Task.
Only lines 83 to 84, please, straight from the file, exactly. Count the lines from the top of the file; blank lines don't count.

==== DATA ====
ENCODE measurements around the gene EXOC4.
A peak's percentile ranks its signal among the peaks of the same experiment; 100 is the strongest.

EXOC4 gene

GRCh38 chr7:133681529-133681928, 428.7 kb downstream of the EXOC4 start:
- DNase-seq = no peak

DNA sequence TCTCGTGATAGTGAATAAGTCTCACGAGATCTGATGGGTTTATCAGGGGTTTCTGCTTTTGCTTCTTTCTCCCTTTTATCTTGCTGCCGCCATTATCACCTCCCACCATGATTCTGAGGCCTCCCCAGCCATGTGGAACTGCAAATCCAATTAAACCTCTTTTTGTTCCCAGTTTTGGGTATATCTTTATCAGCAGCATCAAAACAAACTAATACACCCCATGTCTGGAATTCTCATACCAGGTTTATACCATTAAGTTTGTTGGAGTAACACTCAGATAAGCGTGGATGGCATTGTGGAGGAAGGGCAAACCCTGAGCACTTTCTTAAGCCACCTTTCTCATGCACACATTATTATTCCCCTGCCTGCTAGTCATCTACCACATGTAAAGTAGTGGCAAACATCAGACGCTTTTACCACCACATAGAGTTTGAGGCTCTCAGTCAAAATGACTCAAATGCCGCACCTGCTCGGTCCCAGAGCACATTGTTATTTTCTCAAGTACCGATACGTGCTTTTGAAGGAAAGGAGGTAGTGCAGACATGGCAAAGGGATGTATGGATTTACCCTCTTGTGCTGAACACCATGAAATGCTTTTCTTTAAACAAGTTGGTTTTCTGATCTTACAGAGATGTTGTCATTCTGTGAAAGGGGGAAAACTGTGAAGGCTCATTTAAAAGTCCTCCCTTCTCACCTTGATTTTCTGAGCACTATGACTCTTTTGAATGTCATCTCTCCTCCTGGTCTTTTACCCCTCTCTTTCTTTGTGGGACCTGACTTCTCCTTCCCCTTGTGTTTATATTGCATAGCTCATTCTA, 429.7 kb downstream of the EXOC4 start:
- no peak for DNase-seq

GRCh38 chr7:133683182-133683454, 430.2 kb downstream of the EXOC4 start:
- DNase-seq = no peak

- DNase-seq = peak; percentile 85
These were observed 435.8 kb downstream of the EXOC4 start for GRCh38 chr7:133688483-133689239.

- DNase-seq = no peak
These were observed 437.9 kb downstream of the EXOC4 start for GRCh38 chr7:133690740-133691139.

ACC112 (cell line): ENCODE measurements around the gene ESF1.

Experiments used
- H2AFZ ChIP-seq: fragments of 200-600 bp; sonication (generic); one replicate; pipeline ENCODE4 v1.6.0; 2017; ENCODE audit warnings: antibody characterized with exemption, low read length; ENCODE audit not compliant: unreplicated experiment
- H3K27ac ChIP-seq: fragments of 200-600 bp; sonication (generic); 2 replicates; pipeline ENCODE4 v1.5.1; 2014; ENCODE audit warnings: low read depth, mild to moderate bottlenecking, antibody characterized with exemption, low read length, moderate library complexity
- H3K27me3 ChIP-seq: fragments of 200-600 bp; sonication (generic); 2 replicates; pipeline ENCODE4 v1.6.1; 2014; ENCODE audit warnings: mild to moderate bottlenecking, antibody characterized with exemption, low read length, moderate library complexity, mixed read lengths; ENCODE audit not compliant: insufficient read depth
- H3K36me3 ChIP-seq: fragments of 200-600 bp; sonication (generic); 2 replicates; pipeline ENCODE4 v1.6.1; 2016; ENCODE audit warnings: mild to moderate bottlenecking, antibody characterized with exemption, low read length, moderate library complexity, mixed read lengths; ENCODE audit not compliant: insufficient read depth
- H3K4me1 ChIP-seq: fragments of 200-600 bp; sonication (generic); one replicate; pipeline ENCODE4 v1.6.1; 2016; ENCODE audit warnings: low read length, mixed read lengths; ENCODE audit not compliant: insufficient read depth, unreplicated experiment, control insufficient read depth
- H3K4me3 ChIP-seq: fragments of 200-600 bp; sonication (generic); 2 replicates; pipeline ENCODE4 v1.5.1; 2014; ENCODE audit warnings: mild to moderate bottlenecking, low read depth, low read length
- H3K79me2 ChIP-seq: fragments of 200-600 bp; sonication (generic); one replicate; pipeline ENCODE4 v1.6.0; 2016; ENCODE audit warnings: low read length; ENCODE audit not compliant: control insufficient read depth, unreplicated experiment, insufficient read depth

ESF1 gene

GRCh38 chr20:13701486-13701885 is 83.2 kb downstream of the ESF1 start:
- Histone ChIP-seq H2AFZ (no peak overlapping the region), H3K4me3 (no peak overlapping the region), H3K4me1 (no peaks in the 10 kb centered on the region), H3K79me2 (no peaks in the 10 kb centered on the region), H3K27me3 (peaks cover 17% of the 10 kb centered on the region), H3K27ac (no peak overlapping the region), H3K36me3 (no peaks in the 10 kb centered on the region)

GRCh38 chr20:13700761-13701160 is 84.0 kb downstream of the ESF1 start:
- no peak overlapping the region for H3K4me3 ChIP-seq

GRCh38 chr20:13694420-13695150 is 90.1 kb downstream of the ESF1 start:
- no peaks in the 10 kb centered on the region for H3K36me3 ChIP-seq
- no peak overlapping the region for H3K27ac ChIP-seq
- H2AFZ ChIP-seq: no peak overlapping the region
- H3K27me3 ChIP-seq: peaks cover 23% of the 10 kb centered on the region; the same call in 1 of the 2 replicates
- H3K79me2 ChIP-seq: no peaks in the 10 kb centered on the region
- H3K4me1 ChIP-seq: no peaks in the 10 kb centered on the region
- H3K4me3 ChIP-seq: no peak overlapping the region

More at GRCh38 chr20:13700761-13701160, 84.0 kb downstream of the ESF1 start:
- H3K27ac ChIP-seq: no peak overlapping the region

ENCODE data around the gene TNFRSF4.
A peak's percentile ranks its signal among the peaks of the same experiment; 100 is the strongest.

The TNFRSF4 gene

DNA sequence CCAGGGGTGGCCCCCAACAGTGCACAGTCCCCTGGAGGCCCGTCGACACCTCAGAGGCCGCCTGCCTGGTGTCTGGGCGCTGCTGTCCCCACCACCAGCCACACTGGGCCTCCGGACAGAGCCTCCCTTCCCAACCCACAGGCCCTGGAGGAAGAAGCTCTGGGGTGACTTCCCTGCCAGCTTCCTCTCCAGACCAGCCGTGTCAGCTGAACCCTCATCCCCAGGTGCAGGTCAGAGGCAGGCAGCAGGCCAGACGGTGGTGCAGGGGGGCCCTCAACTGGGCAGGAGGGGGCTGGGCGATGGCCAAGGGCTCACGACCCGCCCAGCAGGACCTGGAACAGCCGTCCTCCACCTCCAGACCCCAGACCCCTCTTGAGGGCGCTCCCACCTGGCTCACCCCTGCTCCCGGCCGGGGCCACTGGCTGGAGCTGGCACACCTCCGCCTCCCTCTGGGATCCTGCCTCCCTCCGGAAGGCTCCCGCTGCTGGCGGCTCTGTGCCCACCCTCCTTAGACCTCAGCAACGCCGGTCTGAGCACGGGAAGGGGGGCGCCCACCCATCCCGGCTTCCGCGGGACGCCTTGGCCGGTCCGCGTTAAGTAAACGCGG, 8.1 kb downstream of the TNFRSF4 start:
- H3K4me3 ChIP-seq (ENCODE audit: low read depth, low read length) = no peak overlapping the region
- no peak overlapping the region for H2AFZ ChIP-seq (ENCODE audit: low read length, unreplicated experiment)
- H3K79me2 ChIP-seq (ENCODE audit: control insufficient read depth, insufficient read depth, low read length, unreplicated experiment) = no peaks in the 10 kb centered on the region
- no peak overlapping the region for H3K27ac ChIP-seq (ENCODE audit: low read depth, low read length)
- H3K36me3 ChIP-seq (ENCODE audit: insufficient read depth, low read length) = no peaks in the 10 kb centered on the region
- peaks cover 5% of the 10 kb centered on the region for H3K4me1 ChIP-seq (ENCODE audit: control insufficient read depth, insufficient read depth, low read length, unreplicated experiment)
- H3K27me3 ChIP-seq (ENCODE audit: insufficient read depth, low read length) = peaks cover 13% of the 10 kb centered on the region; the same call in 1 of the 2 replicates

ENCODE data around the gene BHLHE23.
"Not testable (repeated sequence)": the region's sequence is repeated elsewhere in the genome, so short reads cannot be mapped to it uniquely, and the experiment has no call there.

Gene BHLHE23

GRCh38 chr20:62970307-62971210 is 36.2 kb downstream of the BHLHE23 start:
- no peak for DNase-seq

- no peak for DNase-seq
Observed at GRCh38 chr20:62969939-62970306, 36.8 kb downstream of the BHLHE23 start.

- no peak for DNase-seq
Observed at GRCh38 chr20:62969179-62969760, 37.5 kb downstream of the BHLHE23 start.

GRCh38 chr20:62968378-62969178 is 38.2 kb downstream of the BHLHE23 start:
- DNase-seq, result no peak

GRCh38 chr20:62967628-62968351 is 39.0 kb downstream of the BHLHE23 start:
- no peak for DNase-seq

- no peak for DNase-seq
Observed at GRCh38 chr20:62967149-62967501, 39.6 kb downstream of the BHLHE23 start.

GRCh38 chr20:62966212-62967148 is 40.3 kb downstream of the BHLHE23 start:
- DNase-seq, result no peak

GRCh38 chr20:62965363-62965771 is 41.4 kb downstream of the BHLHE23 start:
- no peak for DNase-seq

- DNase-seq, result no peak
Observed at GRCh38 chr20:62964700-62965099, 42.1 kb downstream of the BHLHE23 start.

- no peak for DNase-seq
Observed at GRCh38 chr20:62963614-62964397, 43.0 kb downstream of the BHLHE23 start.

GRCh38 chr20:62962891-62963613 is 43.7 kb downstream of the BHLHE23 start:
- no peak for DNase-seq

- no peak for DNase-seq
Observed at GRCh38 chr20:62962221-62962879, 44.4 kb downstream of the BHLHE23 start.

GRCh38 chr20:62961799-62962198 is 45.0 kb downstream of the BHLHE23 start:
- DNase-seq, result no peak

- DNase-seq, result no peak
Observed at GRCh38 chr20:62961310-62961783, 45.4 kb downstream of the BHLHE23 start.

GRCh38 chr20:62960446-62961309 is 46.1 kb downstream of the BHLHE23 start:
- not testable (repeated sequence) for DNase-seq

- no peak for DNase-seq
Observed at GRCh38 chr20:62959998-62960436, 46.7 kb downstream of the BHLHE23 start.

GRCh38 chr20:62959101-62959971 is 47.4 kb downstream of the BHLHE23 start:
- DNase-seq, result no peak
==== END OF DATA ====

Observed at GRCh38 chr20:62959998-62960436, 46.7 kb downstream of the BHLHE23 start.

GRCh38 chr20:62959101-62959971 is 47.4 kb downstream of the BHLHE23 start: